Happy Halloween - Putting the Genie Back Into the Bottle

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According to US Law Enforcement Agencies, it would seem that the interconnected society of the Internet, and by inference its association with international economies of trading nations are implicated under the shadow of the current climate of cyber-threats.

This revelation I feel for most of is somewhat of a non-disclosure, as we were likely to already be  aware of this circumstance. Now with this accepted fact in mind, consider adding this into the Halloween Cauldron of the analyst predictions that by the year 2020 the global population will be at around 7.6 billion, an era in which there will be an estimated 50 billion connected devices in circulation.

It may be that we can also assume that, by that time the developed society will have been taken even further down the ‘online or the highway’ mantra with the options of the populous being moved further toward the keyboard and mouse to accommodate their commercial interaction with the window of domestic commercialisation.

What I find surprising is those who I would have expected to have prepared our society, and to maintain the required level of vigilance over the creep of technology, have taken their eye of the ball for some considerable time. For example, when attending an Infosecurity event around 2006 I was in a discussion with a member of the Centre for the Protection of National Infrastructure (CPNI) about what I saw as the imposition of the new and growing cyber-threat, which at this time, in my humble opinion was not being taken seriously. The response was that the then cyber-threat was over hyped, and could result in the dangers as were being suggested.

Over the preceding decades we have also seen the evolutionary progress drive us away from the techno-firewalling which was invoked by those unfriendly, unreachable, and hardware protected systems, and those little bits of kit in the guise of the LU 6.2 for protecting sensitive data.

But then someone somewhere had that bright idea that the new age of client server had arrived. And when that was tied into the opportunities presented by commercial off-the-shelf products (COTS), many industries could see a new age dawn of cheap-and-cheerful cost savings emerging from the expensive mist of IBM, Tandem, or whatever other unfriendly systems were being run to support business operability.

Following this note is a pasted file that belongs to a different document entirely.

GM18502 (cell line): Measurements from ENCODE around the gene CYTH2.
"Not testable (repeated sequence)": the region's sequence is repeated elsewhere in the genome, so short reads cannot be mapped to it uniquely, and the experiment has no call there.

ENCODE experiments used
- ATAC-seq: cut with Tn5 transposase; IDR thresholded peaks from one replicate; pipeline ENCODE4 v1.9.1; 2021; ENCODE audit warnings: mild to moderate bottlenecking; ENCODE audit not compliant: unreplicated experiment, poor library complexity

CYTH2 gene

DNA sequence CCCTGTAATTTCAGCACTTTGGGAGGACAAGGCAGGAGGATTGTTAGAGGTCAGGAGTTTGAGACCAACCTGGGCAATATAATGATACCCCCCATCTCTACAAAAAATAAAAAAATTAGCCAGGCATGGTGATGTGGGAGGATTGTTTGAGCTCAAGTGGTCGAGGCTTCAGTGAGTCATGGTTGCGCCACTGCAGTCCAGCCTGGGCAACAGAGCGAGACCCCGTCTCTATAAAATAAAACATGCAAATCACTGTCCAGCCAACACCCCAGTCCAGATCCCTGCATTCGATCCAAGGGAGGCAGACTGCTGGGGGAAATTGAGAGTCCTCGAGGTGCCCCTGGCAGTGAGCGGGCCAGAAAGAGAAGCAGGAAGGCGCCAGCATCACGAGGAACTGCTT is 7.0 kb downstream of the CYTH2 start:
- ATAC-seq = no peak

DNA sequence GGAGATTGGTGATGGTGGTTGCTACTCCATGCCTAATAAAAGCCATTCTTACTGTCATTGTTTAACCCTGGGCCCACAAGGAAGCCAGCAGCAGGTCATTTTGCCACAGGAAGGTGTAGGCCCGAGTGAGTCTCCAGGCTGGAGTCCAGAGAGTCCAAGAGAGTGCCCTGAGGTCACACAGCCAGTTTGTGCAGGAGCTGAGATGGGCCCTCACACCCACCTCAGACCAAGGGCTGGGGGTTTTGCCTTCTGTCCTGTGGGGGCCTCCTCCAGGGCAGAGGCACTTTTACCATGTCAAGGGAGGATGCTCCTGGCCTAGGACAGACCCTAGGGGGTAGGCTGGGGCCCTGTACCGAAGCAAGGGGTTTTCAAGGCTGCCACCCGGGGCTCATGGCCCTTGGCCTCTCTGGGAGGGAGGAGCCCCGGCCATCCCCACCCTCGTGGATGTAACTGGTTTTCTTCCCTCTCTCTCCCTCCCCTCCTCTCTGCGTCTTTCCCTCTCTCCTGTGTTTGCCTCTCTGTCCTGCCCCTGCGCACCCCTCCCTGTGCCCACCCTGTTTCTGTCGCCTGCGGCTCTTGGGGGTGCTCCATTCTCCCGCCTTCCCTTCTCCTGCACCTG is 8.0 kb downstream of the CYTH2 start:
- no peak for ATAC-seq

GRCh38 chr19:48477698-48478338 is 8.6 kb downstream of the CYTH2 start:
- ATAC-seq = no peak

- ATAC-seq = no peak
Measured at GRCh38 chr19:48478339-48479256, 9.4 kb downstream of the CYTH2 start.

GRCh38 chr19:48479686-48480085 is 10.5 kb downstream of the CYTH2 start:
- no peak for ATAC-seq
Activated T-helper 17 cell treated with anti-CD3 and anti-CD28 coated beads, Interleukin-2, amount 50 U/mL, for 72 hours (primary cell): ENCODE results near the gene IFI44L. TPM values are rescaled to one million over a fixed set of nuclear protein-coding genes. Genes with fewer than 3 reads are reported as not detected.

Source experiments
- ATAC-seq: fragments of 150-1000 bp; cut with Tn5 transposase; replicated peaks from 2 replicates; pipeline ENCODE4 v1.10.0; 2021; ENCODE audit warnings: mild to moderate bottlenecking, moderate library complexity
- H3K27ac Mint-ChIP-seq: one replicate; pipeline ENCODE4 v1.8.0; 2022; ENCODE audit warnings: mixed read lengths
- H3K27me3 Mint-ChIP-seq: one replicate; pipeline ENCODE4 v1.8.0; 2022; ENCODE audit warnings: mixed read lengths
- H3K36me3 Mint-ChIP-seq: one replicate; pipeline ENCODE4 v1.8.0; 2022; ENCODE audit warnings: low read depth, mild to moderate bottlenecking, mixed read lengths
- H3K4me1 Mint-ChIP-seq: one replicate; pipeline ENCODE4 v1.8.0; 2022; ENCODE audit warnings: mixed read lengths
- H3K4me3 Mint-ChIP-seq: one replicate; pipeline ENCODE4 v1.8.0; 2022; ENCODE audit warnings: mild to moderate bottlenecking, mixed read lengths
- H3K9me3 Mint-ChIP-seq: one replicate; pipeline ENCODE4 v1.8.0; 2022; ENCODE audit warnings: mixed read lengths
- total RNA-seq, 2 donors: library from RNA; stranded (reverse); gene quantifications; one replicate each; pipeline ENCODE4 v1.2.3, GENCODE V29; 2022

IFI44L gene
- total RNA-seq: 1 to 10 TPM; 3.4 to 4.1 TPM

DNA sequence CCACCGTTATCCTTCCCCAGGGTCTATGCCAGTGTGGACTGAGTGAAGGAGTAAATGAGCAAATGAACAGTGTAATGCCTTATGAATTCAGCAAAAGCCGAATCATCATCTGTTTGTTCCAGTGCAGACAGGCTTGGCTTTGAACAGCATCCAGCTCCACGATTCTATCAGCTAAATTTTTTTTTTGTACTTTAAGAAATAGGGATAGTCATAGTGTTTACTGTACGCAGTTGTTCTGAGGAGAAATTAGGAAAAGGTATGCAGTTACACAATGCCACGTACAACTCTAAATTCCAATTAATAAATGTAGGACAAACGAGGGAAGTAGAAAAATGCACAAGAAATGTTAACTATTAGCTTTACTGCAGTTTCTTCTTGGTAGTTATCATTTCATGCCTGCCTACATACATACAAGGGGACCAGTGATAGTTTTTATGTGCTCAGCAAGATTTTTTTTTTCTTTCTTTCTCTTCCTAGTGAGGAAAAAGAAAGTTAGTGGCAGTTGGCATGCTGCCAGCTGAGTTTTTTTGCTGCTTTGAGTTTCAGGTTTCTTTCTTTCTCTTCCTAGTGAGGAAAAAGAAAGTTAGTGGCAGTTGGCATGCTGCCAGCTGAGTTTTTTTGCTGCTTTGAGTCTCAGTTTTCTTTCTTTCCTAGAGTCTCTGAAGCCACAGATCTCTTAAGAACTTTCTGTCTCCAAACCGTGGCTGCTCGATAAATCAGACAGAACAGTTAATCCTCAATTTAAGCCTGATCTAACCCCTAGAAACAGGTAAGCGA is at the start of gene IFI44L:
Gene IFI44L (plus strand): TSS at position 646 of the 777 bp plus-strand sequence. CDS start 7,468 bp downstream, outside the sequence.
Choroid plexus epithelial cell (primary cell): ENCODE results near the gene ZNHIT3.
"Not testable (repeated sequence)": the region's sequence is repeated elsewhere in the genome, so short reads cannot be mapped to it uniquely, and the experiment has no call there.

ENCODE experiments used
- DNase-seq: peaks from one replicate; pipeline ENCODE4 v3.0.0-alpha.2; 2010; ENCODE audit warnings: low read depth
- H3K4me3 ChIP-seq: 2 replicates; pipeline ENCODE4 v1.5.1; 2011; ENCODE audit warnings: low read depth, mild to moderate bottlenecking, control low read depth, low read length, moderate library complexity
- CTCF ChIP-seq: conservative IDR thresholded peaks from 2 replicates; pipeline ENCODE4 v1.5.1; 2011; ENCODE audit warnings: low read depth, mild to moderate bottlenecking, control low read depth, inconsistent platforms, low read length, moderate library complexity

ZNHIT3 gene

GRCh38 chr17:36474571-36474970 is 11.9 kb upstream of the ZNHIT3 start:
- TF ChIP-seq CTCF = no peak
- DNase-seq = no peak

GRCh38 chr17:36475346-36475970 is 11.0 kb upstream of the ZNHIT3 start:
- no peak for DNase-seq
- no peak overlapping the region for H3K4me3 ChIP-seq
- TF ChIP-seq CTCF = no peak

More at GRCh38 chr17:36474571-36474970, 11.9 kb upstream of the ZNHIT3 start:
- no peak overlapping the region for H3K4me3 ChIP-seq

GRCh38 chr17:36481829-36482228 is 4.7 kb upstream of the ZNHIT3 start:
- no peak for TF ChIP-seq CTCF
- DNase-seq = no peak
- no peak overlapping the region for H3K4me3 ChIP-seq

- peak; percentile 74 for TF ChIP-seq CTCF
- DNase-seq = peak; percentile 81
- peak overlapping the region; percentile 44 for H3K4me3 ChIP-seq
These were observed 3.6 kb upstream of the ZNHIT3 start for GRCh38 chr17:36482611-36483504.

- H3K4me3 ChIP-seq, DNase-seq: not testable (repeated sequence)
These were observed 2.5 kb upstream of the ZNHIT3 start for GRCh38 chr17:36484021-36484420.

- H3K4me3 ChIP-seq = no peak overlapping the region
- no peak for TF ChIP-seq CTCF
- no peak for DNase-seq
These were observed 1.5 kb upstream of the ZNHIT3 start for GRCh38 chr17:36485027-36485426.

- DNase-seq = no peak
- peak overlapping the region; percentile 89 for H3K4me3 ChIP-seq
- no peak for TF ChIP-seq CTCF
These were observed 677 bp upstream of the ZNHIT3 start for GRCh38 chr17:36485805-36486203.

And to make life even easier, in this new age of interaction we could assist the users by provisioning them with floppy disks, and a whole host of other localised functionality to make the personal experience of the personal computer even more productive and enjoyable.

However, even at the juncture when many were considering that the Big Bang approach was possibly flawed, they nevertheless continued to follow the Yellow Brick Road of technology, with some running out to reduce costs even further by adopting the disastrous approach that was bring your own device (BYOD) to complete the circle of insecurity.

As Halloween 2015 emerges from the crypt, it may be that we have arrived at a gate with a single hanging on the cross-bar which says ‘welcome to the world of cyber insecurity’ - also known as ‘you’ve got it wrong, and so time to think again’. But as if that were not worrying enough, when it comes to the Talk Talk debacle and the arrest of a 15-year old, are we really looking at the generation which can take ‘sweets from adults’, or are we simply focusing on the low end opportunistic small-fry or the ghouls little helpers?

I am not jumping on the bandwagon, I am just shouting for the sake of it: I am simply voicing the opinion that, things are not going well in the world of technology right now, and we need to step back to try and place the genie back in the bottle. It may not want to go in, but that should not stop us trying to do so.

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